Research gets done and if it's significant it gets reported – but what doesn't get reported are the things that don't work. I am pretty confident that doctors for the most part do what they've been taught to do when they went to medical school, and it carries with them for life.

Q. Which is a good point and we hear a lot about how it's become impossible for doctors to even keep up with the literature on what works, let alone figure out what doesn't. Is there an answer?

A. I was especially excited at HIMSS19 when Aneesh Chopra said the EMR has failed and the private sector has to be responsible for medical records. The missing ingredient is that people will give up those records and correlate data based on individual factors. We'll have personalized treatments. But we also have a shortage of doctors. We will have a bigger shortage as docs retire and our population ages. We need the ability to use devices that consumers have to communicate with a doctor. We have sensing devices, which are still in early generations, but a lot of us are wearing them. The ideal is to allow people to not have to go to a doctor.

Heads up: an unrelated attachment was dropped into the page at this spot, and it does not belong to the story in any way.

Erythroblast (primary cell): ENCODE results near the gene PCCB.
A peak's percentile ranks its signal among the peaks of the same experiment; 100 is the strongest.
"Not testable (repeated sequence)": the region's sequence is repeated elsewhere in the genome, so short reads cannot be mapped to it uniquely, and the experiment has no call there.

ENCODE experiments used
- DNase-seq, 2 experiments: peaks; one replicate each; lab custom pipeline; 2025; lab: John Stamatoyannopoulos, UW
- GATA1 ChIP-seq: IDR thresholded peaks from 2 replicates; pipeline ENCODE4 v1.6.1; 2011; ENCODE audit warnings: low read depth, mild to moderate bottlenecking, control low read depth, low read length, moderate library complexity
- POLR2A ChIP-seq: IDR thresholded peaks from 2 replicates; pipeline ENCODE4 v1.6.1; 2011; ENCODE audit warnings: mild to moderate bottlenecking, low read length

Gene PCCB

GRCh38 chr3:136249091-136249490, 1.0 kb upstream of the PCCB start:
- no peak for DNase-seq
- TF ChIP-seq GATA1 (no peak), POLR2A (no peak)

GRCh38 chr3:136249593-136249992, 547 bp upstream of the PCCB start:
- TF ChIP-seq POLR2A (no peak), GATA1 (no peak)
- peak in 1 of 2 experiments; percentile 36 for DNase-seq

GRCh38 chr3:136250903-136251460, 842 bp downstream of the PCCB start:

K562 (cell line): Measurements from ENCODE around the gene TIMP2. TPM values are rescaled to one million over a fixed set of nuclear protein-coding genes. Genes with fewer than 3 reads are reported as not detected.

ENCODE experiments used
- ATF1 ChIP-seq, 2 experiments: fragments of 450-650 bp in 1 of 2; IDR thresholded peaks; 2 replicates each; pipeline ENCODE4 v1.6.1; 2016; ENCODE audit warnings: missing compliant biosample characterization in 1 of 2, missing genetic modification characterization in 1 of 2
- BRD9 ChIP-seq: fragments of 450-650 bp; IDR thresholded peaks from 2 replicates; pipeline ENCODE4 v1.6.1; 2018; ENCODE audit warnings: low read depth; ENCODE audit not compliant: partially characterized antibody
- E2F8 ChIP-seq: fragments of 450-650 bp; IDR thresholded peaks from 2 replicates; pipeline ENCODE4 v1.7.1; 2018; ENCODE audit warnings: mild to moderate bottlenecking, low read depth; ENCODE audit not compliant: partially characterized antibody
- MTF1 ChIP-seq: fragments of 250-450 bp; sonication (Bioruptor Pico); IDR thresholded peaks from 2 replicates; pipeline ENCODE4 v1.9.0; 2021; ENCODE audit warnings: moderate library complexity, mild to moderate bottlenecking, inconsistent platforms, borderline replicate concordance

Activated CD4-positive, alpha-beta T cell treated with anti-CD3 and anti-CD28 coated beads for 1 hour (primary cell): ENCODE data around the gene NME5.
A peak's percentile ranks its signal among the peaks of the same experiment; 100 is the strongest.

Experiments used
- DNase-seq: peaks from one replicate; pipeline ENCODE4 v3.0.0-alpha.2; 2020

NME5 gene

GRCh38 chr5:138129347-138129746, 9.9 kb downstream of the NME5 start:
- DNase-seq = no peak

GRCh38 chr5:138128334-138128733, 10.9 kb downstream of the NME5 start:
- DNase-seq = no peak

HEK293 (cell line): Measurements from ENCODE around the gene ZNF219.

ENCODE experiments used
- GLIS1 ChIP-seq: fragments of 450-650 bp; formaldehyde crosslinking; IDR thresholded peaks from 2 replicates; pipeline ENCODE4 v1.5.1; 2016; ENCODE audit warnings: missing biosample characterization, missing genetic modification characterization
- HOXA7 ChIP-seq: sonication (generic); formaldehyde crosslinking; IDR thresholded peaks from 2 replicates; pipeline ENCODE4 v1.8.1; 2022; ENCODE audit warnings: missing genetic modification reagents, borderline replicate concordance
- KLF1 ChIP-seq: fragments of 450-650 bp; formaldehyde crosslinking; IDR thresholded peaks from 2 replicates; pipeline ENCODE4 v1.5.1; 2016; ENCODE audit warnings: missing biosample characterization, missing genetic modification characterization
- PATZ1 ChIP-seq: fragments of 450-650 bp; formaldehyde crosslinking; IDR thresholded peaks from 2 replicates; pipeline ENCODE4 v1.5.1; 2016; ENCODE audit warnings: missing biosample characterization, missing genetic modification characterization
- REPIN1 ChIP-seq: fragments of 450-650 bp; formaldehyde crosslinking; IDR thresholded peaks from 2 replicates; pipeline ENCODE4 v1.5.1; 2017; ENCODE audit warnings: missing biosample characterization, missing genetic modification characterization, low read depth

At some point our healthcare policymakers will have to look at cost, frequency of treatment, disruption caused by treatments, whether there's a better way to do it – we're in a situation of immense national fiscal and personal health challenges.

Q. The retail and finance sectors are held up as leading examples when it comes to analytics, user experience, harnessing all the data they have. But what are the lesser known industries that healthcare should look to or emulate?

A. It depends who your customer is. But in today's world you should try different things, you need clear goals – to fail fast, try new things and see what works. The patient experience for the most part isn't great. Healthcare should measure yourself or let others measure you. To me, there's not enough experimentation in the healthcare world; it's very difficult to change existing processes.